Anyone want to summarize exactly what is involved in the "stress test" of a bank. When I think "stress test" I think of replicating a software environment and testing it far beyond normal operating capacity. How are they possibly going to replicate a bank and realistically "stress test" it given the complexity and multiple tie-ins to other global systems. Seems like a canard to me.
As promised, federal officials revealed more details on Wednesday of how regulators intend to conduct "stress tests" to determine the financial health of the nation’s biggest banks. But anyone expecting "bold" or "swift" action, to borrow a couple of words that we’ve been hearing a lot about from President Obama lately, is likely to be disappointed.
The stress tests, which officially begin now, are to be finished no later than the end of April. They will evaluate the financial position of banks against two scenarios, a baseline scenario consistent with consensus economic projections by a handful of forecasters, and a "more adverse scenario" that sees unemployment rising above 10 percent in 2010, and home prices falling another 22 percent in 2009.
If a bank is deemed under-capitalized it will then have six months in which to raise private capital before it must receive government aid. That aid will come in the form of convertible preferred secretaries which can be converted into common stock as needed.
But for now: The party line from the government to Wall Street is that there is no need to panic, and no requirement for nationalization:
Currently, the major U.S. banking institutions have capital in excess of the amounts required to be considered well capitalized.[/quote]
The link below has some detailed information on how bank capitalization is measured and the relationship of common to preferred shares as it might relate to CitiBank or others under this program:
[quote=crkeesey] Anyone want to summarize exactly what is involved in the "stress test" of a bank[/quote]
Well, all that’s really involved is a big national government trying to look like it’s doing something on TV so the masses think "they got it under control." And then the real motive is for them to reach in even deeper into this industry, pretty much run it, and prop up the big banks over the small banks.
I say that partially in jest, but mostly in truth. The market knows whether these banks are solvent or not. The market is by definition a stress test for banks/companies and it measures their score quite well without the help of bureaucrats in DC. It’s truly laughable that a "secretary" in DC suggests that it’s a novel idea to test banks. And the sheep say "yeah, duuuuhhhh, good idea boss." There are already published grade reports on banks across the country. And if they aren’t solvent, bankruptcy proceedings are precisely designed to handle it. But the market, and normal operations like bankruptcy, doesn’t prop up the national government and national Wall St institutions.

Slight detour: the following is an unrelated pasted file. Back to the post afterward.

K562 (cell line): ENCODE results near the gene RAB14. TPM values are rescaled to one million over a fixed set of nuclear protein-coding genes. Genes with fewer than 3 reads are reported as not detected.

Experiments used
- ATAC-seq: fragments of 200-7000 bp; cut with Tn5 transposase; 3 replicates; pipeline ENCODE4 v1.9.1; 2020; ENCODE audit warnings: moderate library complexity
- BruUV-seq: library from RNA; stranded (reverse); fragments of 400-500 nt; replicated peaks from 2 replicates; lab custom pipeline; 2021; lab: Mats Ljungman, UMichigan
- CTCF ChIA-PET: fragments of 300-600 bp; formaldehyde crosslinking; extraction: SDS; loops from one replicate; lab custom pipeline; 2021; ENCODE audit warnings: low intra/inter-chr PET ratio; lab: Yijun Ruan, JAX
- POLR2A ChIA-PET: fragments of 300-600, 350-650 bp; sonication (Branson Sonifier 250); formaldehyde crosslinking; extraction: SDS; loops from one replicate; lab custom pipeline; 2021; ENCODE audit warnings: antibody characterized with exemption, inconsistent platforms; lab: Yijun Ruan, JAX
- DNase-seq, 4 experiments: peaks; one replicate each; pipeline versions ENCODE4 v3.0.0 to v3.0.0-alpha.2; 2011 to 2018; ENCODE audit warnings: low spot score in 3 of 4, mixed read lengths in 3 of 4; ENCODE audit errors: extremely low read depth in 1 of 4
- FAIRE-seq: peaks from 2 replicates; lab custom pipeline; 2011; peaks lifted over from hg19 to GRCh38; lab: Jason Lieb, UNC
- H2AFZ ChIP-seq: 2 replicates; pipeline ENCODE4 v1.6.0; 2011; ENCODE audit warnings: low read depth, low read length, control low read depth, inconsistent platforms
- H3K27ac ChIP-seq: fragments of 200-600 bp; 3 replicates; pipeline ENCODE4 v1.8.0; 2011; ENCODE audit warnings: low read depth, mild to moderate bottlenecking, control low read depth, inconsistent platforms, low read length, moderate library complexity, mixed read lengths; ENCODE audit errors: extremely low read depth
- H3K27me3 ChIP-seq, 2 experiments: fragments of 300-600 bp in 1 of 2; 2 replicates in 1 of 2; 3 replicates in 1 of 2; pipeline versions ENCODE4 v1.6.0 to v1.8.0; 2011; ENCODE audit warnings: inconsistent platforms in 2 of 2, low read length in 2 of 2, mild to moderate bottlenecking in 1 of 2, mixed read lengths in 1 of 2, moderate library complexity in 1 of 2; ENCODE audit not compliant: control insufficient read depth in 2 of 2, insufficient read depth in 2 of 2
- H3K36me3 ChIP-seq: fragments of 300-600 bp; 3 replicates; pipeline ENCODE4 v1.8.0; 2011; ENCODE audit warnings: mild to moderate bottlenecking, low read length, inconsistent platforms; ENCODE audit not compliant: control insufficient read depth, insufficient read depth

Besides what’s already been mentioned by Strabes, the idea of the government determining the health of these banks is laughable because the derivative instruments held by these banks, which Chris M has highlighted several times in his alerts, are unknown even by the banks themselves.
That’s the whole problem – not even the free market can determine the value of these derivative investments, which is why it’s been so hard for the banks to sell them to private buyers. Instead, they’re hoping for the government (taxpayers) to be the sucker and pay above-market prices for them.
This whole idea looks like a canard designed to either a) make the public think everything is under control, or b) position the government for further takeover of the banks for the "public good".
Welcome to 1984 2.0.
Patrick’s right on the money…that’s why the only banks getting Weiss ratings of A- to A+ are those with very small percentage of derivatives and mortgage exposure on their balance sheets. those at C or below are going out of business.
of course, government involvement throws the whole grading system up in smoke…big C and D banks are being propped up and they’re buying small A banks! exactly the opposite of what should be happening.
[quote=Patrick]This whole idea looks like a canard designed to either a) make the public think everything is under control, or b) position the government for further takeover of the banks for the "public good". [/quote]
Unfortunately I think it’s both and, not either or!
I watched the national news people explain the stress test situation earlier this evening. When I heard what it consisted of (already explained in previous posts), I about fell out of my chair!
I am amazed that this government thinks we are so stupid as to buy off on such an inane concept!
I don’t know who they think they are fooling, but it isn’t me and, knowing the gang on this site, it isn’t us!